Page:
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In Orwell's famous article "Politics and the English Language," he writes:

DYING METAPHORS. A newly invented metaphor assists thought by evoking a visual image, while on the other hand a metaphor which is technically "dead" (e.g. iron resolution) has in effect reverted to being an ordinary word and can generally be used without loss of vividness. But in between these two classes there is a huge dump of worn-out metaphors which have lost all evocative power and are merely used because they save people the trouble of inventing phrases for themselves. Examples are: Ring the changes on, take up the cudgel for, toe the line, ride roughshod over, stand shoulder to shoulder with, play into the hands of, no axe to grind, grist to the mill, fishing in troubled waters, on the order of the day, Achilles' heel, swan song, hotbed. Many of these are used without knowledge of their meaning (what is a "rift," for instance?), and incompatible metaphors are frequently mixed, a sure sign that the writer is not interested in what he is saying.

I believe I do know what a rift is, but I am unsure if I get his meaning here. In the catalogue of worn-out metaphors preceding this question, there is no mention of (and as far as I can see, no allusion to) "rift".

What is his meaning here?

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Orwell was referring directly to the metaphor rift within the lute, a tiny flaw which will inevitably destroy the whole. Your copy of Orwell is corrupted. The correct list reads:

Ring the changes on, take up the cudgels for, toe the line, ride roughshod over, stand shoulder to shoulder with, play into the hands of, no axe to grind, grist to the mill, fishing in troubled waters, rift within the lute, on the order of the day, Achilles’ heel, swan song, hotbed.¹

The originator of this metaphor is Alfred Tennyson (Lord Tennyson). The poem “Merlin and Vivien”, part of his poem cycle “Idylls of the King”, tells how Vivien seduced and imprisoned the wizard Merlin. Within it, Tennyson invents a song, which warns that any small unfaith will destroy love:

In Love, if Love be Love, if Love be ours,
Faith and unfaith can ne’er be equal powers :
Unfaith in aught is want of faith in all.

It is the little rift within the lute,
That by and by will make the music mute,
And ever widening slowly silence all.

The little rift within the lover’s lute
Or little pitted speck in garner’d fruit
That rotting inward slowly moulders all.

It is not worth the keeping : let it go :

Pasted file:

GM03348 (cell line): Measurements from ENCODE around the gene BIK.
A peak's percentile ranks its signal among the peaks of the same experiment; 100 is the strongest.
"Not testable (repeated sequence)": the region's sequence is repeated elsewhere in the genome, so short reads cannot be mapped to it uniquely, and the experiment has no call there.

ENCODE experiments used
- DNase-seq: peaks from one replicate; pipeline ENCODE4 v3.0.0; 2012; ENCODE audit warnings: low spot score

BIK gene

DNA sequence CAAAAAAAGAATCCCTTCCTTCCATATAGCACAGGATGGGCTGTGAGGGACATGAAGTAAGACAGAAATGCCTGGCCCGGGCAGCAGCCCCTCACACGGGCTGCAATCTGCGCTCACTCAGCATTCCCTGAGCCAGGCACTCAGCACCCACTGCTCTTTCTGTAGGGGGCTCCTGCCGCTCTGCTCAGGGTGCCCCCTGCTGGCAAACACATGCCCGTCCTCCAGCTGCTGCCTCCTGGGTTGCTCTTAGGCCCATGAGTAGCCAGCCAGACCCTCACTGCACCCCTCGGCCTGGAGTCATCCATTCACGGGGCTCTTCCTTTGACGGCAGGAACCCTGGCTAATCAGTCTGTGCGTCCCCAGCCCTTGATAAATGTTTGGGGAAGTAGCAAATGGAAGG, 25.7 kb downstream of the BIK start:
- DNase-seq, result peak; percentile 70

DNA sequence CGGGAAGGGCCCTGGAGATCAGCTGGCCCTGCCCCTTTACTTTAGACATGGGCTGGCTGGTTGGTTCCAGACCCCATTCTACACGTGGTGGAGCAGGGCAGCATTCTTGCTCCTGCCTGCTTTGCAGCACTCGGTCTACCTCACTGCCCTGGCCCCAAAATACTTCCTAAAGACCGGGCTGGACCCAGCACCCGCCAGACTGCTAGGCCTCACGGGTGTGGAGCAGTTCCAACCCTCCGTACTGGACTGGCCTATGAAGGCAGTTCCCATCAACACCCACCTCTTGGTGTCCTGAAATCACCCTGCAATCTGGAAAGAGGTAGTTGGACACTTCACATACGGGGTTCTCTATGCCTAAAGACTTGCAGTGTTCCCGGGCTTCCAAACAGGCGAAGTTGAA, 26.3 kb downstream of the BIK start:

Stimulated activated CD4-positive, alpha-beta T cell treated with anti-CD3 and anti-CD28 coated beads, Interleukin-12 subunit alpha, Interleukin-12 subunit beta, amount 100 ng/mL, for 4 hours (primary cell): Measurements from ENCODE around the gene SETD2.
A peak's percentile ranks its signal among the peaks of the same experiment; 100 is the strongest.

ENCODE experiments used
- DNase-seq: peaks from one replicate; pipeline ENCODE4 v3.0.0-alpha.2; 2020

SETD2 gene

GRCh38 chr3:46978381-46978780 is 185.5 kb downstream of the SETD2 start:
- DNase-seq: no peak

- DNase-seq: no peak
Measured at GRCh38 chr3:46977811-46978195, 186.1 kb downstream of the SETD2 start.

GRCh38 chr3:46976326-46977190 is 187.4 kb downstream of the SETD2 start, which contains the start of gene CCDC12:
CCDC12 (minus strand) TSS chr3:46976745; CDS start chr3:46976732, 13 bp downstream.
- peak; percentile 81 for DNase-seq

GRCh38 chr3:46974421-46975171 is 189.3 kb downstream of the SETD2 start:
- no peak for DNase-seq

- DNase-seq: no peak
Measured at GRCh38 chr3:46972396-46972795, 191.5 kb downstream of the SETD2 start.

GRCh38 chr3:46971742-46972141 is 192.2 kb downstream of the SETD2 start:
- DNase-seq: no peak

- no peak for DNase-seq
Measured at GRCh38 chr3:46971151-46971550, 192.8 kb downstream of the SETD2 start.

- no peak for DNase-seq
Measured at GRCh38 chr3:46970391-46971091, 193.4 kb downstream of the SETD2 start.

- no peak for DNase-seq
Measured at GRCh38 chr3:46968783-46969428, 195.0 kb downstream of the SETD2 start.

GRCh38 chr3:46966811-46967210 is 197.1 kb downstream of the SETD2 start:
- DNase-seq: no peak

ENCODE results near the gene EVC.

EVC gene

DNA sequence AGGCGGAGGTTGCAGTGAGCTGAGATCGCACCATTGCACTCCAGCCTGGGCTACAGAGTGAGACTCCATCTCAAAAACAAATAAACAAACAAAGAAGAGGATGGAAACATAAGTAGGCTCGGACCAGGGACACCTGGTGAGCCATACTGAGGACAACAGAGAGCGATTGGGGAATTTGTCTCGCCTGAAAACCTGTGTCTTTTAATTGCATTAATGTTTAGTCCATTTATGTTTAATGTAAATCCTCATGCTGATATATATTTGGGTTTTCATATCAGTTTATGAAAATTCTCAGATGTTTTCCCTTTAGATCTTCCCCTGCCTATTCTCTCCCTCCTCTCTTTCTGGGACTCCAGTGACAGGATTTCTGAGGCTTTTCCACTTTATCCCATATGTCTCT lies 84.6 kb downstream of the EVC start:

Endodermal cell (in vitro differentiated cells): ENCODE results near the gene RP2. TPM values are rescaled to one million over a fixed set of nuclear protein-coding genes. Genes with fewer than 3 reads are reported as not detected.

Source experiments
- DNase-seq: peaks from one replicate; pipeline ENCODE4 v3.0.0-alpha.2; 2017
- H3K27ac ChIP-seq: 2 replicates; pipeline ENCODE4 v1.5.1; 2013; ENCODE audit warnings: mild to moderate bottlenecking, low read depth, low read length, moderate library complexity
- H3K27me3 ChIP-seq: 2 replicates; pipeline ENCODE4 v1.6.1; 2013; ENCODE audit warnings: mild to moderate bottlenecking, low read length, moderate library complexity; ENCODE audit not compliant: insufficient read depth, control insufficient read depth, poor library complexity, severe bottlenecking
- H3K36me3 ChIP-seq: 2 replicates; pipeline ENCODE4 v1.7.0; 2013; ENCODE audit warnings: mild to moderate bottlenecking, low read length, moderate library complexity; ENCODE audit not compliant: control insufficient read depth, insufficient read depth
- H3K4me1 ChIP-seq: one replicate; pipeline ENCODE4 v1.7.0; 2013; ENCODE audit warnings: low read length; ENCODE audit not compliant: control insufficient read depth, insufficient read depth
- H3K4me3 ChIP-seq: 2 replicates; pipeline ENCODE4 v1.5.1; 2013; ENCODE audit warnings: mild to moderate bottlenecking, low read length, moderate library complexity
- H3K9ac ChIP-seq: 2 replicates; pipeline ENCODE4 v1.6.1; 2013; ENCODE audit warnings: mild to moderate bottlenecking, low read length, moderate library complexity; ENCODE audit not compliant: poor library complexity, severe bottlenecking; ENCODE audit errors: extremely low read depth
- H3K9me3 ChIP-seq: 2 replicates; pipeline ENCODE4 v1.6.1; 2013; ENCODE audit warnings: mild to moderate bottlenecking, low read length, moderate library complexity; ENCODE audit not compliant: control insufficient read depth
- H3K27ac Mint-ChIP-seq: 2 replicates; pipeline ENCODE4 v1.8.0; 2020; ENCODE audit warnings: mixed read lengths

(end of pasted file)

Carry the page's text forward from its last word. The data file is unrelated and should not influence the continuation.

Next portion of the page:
But shall it ? answer, darling, answer, no.
And trust me not at all or all in all.²

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    Excellent find. The omission by the publisher of the very term that Orwell calls out in his essay is egregious and inexplicable. The publisher of the 1981 edition I linked to (on the OP's behalf) is "Harcourt, Inc," one incarnation of the company known at other times as Harcourt Brace & Howe, Harcourt Brace & World, and Harcourt Brace Jovanovich. The somewhat old-fashioned-looking font that the book uses suggests that this was a reprint of an earlier edition, not a reset edition. In any case, a curious error—and one that your answer seems to resolve definitively. – Sven Yargs Jul 14 '16 at 17:43
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Today rift is not an especially obscure word in its original geological sense of "fissure, crevasse, or fault"—but perhaps we owe some of our familiarity with the term in that sense to the significance of the Great Rift Valley in eastern Africa as a source of early hominid fossils. Certainly in 1946, when Orwell wrote "Politics and the English Language," the Great Rift Valley was far less well known in the West than it is today. So perhaps Orwell was speaking to a readership that was acquainted with rift only in its metaphorical sense of personal, political, or social rupture or sudden estrangement.

On the other hand, it's possible that Orwell was alluding to some worn-out metaphor that included the word rift. Eric Partridge, A Dictionary of Clichés (1978) reports one possible candidate, drawn from the poetical works of Alfred Tennyson:

rift within the lute, a. A hint of quarrels or trouble to come; a mark or sign of incompatibility: from ca. 1880. An adaptation of Tennyson's "It is the little rift within the lute, / That by and by will ... slowly silence all'. 'Merlin and Vivien' (1869), lines 388–90, in Idylls of the King.

Although I don't recall previously having seen this metaphor used by a writer, a Google Books search finds numerous matches for it (including some within the past decade), not counting direct quotations from Tennyson's verse. So perhaps Orwell was referring obliquely to this cliché (or dying metaphor), and then asking whether anyone who used it knew what the rift within the lute might literally be.

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